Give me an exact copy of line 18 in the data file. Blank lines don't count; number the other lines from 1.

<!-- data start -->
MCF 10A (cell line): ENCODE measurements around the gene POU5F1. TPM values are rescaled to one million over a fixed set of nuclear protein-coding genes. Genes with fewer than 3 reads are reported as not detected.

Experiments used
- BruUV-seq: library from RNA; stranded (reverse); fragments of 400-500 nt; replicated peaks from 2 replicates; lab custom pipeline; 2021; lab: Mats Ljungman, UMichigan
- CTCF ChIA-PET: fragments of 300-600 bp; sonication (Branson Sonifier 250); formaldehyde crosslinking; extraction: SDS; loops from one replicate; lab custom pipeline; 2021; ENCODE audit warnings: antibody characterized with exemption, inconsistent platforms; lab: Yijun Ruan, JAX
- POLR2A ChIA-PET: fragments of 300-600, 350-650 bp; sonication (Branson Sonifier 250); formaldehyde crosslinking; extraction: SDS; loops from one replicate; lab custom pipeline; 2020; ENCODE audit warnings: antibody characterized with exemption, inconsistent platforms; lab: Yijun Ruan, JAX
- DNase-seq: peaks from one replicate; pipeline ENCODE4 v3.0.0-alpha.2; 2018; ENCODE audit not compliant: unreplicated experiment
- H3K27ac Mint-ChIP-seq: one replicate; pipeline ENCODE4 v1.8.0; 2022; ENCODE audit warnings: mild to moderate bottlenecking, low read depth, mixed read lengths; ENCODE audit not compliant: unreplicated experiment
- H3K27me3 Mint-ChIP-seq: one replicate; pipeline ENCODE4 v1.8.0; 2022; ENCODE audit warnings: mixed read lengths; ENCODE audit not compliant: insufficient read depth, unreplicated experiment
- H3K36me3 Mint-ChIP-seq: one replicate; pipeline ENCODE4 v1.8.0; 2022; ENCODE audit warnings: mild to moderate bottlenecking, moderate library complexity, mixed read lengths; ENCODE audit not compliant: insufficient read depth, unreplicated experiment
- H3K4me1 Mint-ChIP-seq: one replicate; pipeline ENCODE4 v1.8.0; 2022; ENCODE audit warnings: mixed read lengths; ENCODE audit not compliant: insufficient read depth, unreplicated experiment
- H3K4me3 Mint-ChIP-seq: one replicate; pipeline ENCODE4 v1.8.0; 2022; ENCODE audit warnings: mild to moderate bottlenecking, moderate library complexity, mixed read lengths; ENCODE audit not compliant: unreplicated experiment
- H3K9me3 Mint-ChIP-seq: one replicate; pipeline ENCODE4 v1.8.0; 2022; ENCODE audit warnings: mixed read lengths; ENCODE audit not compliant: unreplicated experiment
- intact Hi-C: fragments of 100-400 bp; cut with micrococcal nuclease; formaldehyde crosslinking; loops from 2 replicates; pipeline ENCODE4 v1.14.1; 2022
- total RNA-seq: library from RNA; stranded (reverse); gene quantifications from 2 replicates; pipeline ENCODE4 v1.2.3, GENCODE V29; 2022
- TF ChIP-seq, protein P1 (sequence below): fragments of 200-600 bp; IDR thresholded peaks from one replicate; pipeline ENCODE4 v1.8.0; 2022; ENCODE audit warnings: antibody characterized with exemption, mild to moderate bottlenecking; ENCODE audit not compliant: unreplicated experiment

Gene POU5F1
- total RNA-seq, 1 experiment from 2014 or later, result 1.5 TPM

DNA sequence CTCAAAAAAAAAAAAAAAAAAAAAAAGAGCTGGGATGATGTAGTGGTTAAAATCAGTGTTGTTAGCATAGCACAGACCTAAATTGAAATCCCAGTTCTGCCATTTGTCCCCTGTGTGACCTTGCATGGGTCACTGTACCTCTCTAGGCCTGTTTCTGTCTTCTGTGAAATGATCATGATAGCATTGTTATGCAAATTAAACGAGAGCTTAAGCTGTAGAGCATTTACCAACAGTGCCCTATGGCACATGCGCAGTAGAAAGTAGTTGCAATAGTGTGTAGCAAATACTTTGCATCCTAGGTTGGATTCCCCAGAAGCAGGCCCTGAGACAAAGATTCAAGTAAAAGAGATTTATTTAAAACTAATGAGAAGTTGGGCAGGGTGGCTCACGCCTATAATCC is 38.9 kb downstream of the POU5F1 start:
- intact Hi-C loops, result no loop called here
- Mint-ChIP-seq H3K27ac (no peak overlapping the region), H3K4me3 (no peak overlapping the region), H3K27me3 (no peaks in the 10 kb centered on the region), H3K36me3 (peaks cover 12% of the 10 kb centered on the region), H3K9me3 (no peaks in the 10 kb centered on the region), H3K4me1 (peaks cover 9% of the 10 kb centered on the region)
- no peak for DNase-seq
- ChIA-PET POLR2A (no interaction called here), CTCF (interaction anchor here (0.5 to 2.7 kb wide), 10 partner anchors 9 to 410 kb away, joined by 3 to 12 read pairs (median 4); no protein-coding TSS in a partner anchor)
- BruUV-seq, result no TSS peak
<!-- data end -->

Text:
DNA sequence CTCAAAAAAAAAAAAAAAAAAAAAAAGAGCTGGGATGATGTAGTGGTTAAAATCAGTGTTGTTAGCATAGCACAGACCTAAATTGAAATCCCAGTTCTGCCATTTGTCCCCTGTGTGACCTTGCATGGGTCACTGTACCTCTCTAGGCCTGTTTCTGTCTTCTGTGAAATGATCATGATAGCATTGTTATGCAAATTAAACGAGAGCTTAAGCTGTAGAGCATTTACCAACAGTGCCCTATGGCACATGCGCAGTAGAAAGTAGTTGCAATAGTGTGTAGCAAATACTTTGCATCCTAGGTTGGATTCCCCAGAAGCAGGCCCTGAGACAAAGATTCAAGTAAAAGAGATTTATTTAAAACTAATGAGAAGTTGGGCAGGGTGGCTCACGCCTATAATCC is 38.9 kb downstream of the POU5F1 start: